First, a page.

BTCPay is nice a replacement for the BitPay payment processor that allows you do your own payment processing. At first I was a bit miffed that it uses dotNet (Microsoft, but open source) but after some groaning I caved. I figured I wasn't ready to write my own in Python and no one else seemed to be doing it, so for now there is no alternative. I'd like to write something simpler in Python that runs on top a pruning sqlchain node but I just don't have time now. Add that to the todo someday list.

My first attempts with BTCPay were to use the docker deployment. I tried this twice and both times ended up aborting. The first time because I already had a node running and I didn't want to install two nodes on the server. It wasn't an option to just use an existing one. The second time because everything just got screwed up and didn't work. NBXplorer (part of the setup) just would not sync for whatever reason. Personally I'd rather just have the components on the server rather a whole raft of docker stuff as wrappers that make it hard to see what's going on.

After much head bashing I gave in and followed Mario Dian's simple but excellent manual install guide. This worked for me first time and has been reliable so far. I did make several changes so I decided to write up a brief post on what I did and why.

The first thing was I didn't want to run BTCPay as my admin user with login privilages. I already had a user named btc for running the bitcoind daemon and so decided it was ok to extend it's use for this. I created a /home/btc directory, sudo'd into that user and followed the setup guide putting dotnet, nbxplorer, and btcpayserver into that location. With PostgreSQL I just followed the guide, creating a new user. I adjusted the provided systemd service files to suit my locations and user. That all worked fine.

I run this blog and a few family sites on a couple small Vultr VPS servers. They don't have the disk space or memory for running a full node. What I do instead is run bitcoind on my home server and use a tunnel to provide it as a backend to the cheap servers. This is working well but it takes a bit of finesse to get it right. My home server has a ZFS pool on 4x3 TB HGST drives. These have proven super reliable and the pool scrubs regularly so I always know it's not deteriorating. BTCPay is installed on this server and runs right here in my home without any external access.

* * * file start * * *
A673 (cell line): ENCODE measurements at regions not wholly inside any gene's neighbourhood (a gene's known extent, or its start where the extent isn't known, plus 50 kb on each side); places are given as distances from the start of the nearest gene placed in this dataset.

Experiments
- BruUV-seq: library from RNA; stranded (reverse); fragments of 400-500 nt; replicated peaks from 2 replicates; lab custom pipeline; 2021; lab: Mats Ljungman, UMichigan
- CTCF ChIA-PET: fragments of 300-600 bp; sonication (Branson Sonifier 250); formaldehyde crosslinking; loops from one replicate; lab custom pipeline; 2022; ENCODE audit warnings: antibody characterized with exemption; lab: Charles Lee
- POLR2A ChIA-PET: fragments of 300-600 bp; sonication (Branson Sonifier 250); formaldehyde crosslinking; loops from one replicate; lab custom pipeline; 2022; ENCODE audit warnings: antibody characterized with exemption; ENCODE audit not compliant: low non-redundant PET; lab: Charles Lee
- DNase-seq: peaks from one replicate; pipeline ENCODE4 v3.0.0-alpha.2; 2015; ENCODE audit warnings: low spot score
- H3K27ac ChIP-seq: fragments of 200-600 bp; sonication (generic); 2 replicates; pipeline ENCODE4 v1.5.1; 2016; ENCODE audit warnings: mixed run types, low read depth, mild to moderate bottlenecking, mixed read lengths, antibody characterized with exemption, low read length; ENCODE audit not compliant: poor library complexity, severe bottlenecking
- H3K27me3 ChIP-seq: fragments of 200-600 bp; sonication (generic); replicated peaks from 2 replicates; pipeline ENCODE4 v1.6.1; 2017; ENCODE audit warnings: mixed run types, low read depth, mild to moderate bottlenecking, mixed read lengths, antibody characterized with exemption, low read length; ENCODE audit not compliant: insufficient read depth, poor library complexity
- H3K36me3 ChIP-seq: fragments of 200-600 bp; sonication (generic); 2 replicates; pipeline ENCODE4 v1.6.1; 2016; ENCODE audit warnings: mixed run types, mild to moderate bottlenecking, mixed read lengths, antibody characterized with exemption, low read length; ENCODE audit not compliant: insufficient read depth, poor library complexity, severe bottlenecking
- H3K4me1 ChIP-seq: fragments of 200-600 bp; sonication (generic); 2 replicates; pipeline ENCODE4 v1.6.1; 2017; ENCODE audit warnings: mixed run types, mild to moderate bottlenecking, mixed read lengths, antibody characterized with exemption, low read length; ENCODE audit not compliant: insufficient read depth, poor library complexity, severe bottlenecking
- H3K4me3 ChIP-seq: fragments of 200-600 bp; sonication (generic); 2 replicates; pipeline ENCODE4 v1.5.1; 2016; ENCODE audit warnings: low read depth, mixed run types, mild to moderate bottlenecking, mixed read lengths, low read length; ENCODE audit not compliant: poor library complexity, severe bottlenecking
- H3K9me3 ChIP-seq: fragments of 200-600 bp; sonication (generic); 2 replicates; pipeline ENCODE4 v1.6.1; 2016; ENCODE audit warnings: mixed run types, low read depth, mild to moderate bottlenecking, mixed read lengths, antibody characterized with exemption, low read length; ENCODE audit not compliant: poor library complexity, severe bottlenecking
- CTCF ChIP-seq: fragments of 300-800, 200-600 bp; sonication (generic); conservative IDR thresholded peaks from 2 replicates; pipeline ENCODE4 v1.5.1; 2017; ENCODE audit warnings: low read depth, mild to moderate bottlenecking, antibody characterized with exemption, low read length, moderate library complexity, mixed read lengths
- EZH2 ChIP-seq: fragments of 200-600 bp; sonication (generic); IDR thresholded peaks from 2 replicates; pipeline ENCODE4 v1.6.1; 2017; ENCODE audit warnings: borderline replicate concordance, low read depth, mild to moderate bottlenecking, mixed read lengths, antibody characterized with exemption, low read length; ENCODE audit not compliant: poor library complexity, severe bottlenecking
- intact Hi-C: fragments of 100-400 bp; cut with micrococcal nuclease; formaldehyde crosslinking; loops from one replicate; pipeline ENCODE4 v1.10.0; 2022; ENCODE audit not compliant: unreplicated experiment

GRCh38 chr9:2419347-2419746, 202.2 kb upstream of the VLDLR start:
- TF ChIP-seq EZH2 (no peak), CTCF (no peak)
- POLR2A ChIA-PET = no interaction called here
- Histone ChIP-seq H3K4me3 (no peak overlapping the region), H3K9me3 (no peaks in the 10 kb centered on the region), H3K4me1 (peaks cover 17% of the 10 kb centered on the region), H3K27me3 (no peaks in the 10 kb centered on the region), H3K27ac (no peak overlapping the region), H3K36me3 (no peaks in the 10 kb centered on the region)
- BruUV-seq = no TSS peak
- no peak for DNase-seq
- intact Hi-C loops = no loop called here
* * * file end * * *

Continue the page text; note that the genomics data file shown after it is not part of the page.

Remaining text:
Then I installed autossh to oversee the reverse tunnel, and created a systemd service file (along with custom service files for btcpayserver and nbxplorer) to start the tunnel at boot and keep it up. A reverse tunnel means that when my local server starts it uses ssh to login on my Vultr node and listen on localhost:9080, relaying any traffic back to localhost:9080 locally. The simple ssh command for this is autossh -NTR 9080:localhost:9080 (which I place in the service file) but it requires a few config lines to make it reliable.

On the local server I added these to .ssh/config (in addition to any host,user,port defaults you need):

ServerAliveInterval 15
ServerAliveCountMax 3
ExitOnForwardFailure yes

You'll want to create an ssh key and copy the pubkey to the server to allow secure automated logins. On the server end you need some similar additions to the sshd_config:

ClientAliveInterval 15
ClientAliveCountMax 3

NeoBTC Checkout
Combined with autossh as overlord this is working well to keep the tunnel alive. To make this publicly available to my web sites that want to accept Bitcoin I also need a small nginx conf. This proxies that port 9080 with ssl support (when placed inside an ssl server block) to my btc subdomain.

location / {
        proxy_pass http://localhost:9080/;

Some of my sites are running Wordpress so the last part is to install the btcpay-for-woocommerce plugin and configure it to use the same btc subdomain for payment processing. Beautiful.

Here is the btctunnel service file (note it starts when btcpayserver is up):

Description=BTC Reverse Tunnel Service

ExecStart=/usr/bin/autossh -NTR 9080:localhost:9080

# Restart every >2 seconds to avoid StartLimitInterval failure


None of the served sites are high activity. I'll be amazed if a bitcoin payment happens once a month. I use it for donations on this blog and though rare it's nice to use new addresses for each one. The above tunnel setup isn't even noticeable from the users perspective - perhaps slightly slower but not much. You can't tell that btcpay requests get sent to the backend at home, and it's very little traffic. On the plus side I don't need another node running on the servers - plus I feel it's more secure as the address generation happens here where no VPS admins can get in.

Finally, just so I can spiff the blog up, I customized the checkout css page to have my own logo and colours. I decided to be my own processor so I think that means I need my own logo, right? Of course, I call my own payment processor NeoBTC.

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